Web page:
Clare: How has the lockdown of the last few months affected your practice?
Michael: Lockdown has had a transformative effect on my practice. When it was first announced, I collected all my art materials and tools from the studio at Turps and moved them all into the garage at home, intending to continue my art practice as before. However, it very quickly became apparent that this wasn’t going to happen. Finding myself unable to face the canvases, I turned instead to the making of very small watercolour paintings – making work from photos I had stored on my computer and phone – a real eclectic mix of imagery including J-pop artists, films, music and long-distance walking paths. Around the same time, I was making hand-produced zines to send to friends back home, filled with short stories, drawings and haikus. Realising that these were more interesting than the work I was making in the garage, I started producing small books which I filled with my watercolour paintings.
It was the making of the book based on J-pop artist Kyary Pamyu Pamyu which led to my first resin piece. Specifically, I became obsessed with an image of her holding a chameleon whilst pulling a tongue at it and wanted that same stupid humour in my artwork, so I made a piece which contained that image, surrounded by loads of wavy lines and Japanese text. Since then, I’ve made another resin piece, largely based on that same image and another which is based on a sign in southern California, which I’m also obsessed with.
Clare: What are your art influences? Who are your favourite contemporary or historical artists and why?
Michael: My influences are wide-ranging and include some of the things previously mentioned like J-pop, films, music and long-distance hiking trails. My core focus, however, has always been our interconnected world and how everything is connected to everything. This means I’m intrigued by transport infrastructure and computer networks.
In terms of favourite contemporary artists, there are so many influences. I keep a sketchbook dedicated to the collecting of photographs of artworks which interest me which are mostly taken from screenshots from social media. I have just bought a painting by the L.A-based painter Elizabeth Huey, whose work I’ve loved for the past several years. Her work is both playful and Matisse-esque. Matisse himself is undoubtedly my all-time favourite painter. I also love Becky Kolsrud’s paintings, which effortlessly flit between abstraction and figuration. Recently I’ve been wowed by the work of Issy Wood and thought that her recent show at Goldsmiths CCA was phenomenal. The utterly beguiling subject matter and idiosyncratic way of applying the paint coalesce to make really weird, fascinating artworks. I could honestly write several pages of names of artists who are influences if I had the time and space.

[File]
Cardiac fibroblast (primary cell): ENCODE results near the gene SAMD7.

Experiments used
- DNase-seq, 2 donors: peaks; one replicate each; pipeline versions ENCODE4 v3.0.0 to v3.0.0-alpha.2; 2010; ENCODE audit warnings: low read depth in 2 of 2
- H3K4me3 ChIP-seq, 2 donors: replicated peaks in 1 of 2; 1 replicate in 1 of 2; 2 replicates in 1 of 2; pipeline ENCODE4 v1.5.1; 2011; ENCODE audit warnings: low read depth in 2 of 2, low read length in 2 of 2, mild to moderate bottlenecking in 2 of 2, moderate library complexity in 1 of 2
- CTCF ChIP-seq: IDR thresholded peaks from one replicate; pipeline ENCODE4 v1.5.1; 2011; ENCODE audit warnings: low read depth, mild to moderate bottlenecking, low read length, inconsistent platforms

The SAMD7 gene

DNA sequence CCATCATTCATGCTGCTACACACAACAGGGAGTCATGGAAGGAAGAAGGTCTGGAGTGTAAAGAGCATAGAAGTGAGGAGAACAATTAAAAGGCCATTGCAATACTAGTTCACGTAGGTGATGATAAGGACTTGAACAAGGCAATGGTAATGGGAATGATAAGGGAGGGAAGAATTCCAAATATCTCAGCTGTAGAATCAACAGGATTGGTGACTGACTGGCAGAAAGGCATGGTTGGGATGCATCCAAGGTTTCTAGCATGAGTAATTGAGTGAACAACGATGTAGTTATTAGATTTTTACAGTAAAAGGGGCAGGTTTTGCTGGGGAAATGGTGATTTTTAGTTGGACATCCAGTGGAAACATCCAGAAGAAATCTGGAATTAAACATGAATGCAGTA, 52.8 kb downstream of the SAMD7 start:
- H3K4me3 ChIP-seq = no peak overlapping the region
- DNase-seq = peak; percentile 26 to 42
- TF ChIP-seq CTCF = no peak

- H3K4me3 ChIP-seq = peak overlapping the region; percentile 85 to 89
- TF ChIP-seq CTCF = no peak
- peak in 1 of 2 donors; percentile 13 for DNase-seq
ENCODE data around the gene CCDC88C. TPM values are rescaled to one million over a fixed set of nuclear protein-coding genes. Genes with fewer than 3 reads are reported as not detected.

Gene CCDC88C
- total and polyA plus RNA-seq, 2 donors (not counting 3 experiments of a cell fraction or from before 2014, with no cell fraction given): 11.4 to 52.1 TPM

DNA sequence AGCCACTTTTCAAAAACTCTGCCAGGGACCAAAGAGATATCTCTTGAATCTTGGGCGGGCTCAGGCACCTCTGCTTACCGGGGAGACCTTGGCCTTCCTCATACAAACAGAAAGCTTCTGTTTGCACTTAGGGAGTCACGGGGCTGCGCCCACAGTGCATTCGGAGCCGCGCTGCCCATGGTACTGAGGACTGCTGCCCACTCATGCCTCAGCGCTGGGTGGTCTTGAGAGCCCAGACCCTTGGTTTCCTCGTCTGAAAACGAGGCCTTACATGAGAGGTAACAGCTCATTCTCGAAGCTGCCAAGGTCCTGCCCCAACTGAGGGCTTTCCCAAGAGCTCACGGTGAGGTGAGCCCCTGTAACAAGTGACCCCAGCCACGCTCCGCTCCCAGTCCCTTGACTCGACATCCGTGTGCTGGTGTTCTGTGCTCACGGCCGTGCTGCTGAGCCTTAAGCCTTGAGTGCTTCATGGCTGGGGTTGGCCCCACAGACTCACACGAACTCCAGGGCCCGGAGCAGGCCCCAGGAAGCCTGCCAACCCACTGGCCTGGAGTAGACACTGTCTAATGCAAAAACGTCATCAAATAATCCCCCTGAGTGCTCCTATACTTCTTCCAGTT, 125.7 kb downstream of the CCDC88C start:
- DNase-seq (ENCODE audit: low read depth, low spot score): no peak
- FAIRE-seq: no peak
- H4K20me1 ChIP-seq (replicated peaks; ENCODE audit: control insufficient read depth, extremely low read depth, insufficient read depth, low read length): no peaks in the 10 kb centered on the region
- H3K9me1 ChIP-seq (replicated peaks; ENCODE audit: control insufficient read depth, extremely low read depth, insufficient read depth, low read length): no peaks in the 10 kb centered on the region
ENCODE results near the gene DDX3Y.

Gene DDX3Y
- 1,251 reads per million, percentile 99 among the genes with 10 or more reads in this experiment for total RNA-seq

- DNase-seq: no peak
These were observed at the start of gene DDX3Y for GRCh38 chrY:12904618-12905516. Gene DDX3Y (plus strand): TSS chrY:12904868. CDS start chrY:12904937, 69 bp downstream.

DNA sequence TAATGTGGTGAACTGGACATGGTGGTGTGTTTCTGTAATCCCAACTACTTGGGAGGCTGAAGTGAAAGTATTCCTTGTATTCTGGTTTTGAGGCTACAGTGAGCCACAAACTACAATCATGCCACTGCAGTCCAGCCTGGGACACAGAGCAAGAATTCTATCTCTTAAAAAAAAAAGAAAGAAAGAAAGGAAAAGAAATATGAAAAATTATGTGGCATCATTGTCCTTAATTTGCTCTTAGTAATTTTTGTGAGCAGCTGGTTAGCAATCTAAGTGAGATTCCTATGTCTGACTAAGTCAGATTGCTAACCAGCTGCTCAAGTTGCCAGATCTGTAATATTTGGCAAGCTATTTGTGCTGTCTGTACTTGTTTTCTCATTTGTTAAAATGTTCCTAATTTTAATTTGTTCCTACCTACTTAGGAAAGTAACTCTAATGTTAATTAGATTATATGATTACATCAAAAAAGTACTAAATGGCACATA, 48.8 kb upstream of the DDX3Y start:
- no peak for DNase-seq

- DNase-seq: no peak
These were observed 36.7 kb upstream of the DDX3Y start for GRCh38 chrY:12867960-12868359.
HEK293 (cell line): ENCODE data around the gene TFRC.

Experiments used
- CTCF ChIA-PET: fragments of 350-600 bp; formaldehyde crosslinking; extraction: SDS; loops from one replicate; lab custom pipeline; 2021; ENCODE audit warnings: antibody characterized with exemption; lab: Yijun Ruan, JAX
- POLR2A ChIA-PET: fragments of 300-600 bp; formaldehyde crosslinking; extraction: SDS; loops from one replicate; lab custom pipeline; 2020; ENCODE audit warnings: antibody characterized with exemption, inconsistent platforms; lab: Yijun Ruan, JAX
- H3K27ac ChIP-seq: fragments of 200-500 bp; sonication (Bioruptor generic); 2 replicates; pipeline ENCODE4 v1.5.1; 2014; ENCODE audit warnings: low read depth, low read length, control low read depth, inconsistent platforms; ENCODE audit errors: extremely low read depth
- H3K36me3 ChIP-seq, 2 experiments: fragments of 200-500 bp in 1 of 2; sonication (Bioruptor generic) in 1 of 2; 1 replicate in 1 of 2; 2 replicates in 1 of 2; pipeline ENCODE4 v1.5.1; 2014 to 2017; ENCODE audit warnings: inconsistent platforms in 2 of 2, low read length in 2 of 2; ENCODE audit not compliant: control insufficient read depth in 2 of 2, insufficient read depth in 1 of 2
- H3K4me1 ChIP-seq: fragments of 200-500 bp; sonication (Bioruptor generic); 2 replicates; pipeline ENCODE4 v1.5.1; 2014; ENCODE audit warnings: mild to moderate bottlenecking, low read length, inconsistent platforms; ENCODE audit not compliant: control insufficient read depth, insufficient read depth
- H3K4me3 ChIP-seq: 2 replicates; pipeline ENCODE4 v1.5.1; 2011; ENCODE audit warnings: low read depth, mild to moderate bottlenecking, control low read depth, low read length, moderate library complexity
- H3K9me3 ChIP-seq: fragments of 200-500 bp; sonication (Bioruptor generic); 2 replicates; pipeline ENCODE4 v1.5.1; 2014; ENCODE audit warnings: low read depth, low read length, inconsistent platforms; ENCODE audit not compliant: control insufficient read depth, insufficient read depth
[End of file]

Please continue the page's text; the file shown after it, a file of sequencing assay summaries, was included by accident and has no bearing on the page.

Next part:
Clare: What makes a good day in the studio for you?
Michael: I like to keep longish office hours and get in early when my energy levels are the highest. I cycle to my studio and on the ride in I like to know exactly what I’ll be doing in my day. So if there’s half-finished things, wet paint, piles of partially glued cardboard for me to get stuck into then I’m happy. I normally have lots of ideas right before I leave at the end of the day so it’s always good if I’ve had chance to start things off in the previous day that allows me to get my hands busy right away. What I hate is having to think about what I’m doing right at the start of the day.
One of the habits I developed in my last studio at Turps, thanks to the influence of the three others I was sharing with was the sacrosanct “1 o’clock rule” – that everyone downs tools at precisely 1.00 pm in order to have lunch together. I’m currently in a building where lots of Turps friends also have spaces so it’s a good day if they’re around and we can enjoy lunch together.
Guston was once famously quoted as saying that there are loads of people in the studio with you – friends, teachers, critics, painters from history etc. and that when you are really painting they all walk out. I’ve found that to be very true for me – I need to kick all these people out before I can make any work and can only freely work if I can somehow kick myself out too. In a good day, I can do this by listening to interesting podcasts. Regular favourites are Desert Island Discs, Excess Baggage, The Boring Talks and Stanford’s Travel Podcast. In amongst this I also distract myself by listening to Radcliffe & Maconie or Marc Riley on BBC 6 Music catch-up.
Clare: Can you tell us where we can see more of your work online or in the flesh?
Michael: My next London show will be the Turps end of course show in the summer (which was postponed due to COVID) at Turps HQ in the Aylesbury estate, Walworth.
I’ll be showing new work at Durden & Ray in L.A. later in the year as part of a group show with six other Turps painters.